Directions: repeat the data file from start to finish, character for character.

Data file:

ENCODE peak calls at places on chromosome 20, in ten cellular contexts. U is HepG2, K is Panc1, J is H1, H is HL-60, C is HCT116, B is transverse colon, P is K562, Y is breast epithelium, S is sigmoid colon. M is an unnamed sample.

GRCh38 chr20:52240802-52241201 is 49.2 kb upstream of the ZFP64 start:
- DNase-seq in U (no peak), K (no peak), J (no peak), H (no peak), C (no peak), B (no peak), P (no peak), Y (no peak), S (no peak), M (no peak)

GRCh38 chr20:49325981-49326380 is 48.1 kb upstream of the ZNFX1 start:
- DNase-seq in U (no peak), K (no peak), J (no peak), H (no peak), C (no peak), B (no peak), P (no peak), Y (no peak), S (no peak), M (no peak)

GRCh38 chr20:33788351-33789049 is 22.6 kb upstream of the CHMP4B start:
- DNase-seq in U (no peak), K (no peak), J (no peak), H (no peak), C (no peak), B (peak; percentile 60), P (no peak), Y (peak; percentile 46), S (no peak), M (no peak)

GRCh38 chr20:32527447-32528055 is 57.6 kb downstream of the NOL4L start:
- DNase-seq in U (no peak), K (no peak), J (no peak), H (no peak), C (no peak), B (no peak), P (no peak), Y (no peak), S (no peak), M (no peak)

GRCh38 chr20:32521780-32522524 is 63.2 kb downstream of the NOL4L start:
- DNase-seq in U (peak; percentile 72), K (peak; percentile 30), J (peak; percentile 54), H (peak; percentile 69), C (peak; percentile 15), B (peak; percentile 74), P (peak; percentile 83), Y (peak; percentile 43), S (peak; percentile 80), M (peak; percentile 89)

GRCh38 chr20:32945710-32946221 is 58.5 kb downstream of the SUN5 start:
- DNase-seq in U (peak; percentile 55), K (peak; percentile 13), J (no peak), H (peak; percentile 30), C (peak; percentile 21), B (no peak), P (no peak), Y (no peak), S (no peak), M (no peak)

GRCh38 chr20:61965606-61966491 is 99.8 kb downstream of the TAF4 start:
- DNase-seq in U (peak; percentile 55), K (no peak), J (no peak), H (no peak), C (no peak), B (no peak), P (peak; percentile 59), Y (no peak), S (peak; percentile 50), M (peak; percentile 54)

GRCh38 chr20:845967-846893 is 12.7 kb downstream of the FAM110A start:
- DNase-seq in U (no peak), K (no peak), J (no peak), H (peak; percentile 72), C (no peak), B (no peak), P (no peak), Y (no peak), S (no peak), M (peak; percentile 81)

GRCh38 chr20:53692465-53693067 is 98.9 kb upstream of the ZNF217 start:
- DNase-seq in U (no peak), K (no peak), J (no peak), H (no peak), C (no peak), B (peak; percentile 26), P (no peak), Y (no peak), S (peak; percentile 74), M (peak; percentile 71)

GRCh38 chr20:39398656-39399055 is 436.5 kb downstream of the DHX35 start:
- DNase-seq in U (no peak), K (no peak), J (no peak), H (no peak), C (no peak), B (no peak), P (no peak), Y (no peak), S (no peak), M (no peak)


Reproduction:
ENCODE peak calls at places on chromosome 20, in ten cellular contexts. U is HepG2, K is Panc1, J is H1, H is HL-60, C is HCT116, B is transverse colon, P is K562, Y is breast epithelium, S is sigmoid colon. M is an unnamed sample.

GRCh38 chr20:52240802-52241201 is 49.2 kb upstream of the ZFP64 start:
- DNase-seq in U (no peak), K (no peak), J (no peak), H (no peak), C (no peak), B (no peak), P (no peak), Y (no peak), S (no peak), M (no peak)

GRCh38 chr20:49325981-49326380 is 48.1 kb upstream of the ZNFX1 start:
- DNase-seq in U (no peak), K (no peak), J (no peak), H (no peak), C (no peak), B (no peak), P (no peak), Y (no peak), S (no peak), M (no peak)

GRCh38 chr20:33788351-33789049 is 22.6 kb upstream of the CHMP4B start:
- DNase-seq in U (no peak), K (no peak), J (no peak), H (no peak), C (no peak), B (peak; percentile 60), P (no peak), Y (peak; percentile 46), S (no peak), M (no peak)

GRCh38 chr20:32527447-32528055 is 57.6 kb downstream of the NOL4L start:
- DNase-seq in U (no peak), K (no peak), J (no peak), H (no peak), C (no peak), B (no peak), P (no peak), Y (no peak), S (no peak), M (no peak)

GRCh38 chr20:32521780-32522524 is 63.2 kb downstream of the NOL4L start:
- DNase-seq in U (peak; percentile 72), K (peak; percentile 30), J (peak; percentile 54), H (peak; percentile 69), C (peak; percentile 15), B (peak; percentile 74), P (peak; percentile 83), Y (peak; percentile 43), S (peak; percentile 80), M (peak; percentile 89)

GRCh38 chr20:32945710-32946221 is 58.5 kb downstream of the SUN5 start:
- DNase-seq in U (peak; percentile 55), K (peak; percentile 13), J (no peak), H (peak; percentile 30), C (peak; percentile 21), B (no peak), P (no peak), Y (no peak), S (no peak), M (no peak)

GRCh38 chr20:61965606-61966491 is 99.8 kb downstream of the TAF4 start:
- DNase-seq in U (peak; percentile 55), K (no peak), J (no peak), H (no peak), C (no peak), B (no peak), P (peak; percentile 59), Y (no peak), S (peak; percentile 50), M (peak; percentile 54)

GRCh38 chr20:845967-846893 is 12.7 kb downstream of the FAM110A start:
- DNase-seq in U (no peak), K (no peak), J (no peak), H (peak; percentile 72), C (no peak), B (no peak), P (no peak), Y (no peak), S (no peak), M (peak; percentile 81)

GRCh38 chr20:53692465-53693067 is 98.9 kb upstream of the ZNF217 start:
- DNase-seq in U (no peak), K (no peak), J (no peak), H (no peak), C (no peak), B (peak; percentile 26), P (no peak), Y (no peak), S (peak; percentile 74), M (peak; percentile 71)

GRCh38 chr20:39398656-39399055 is 436.5 kb downstream of the DHX35 start:
- DNase-seq in U (no peak), K (no peak), J (no peak), H (no peak), C (no peak), B (no peak), P (no peak), Y (no peak), S (no peak), M (no peak)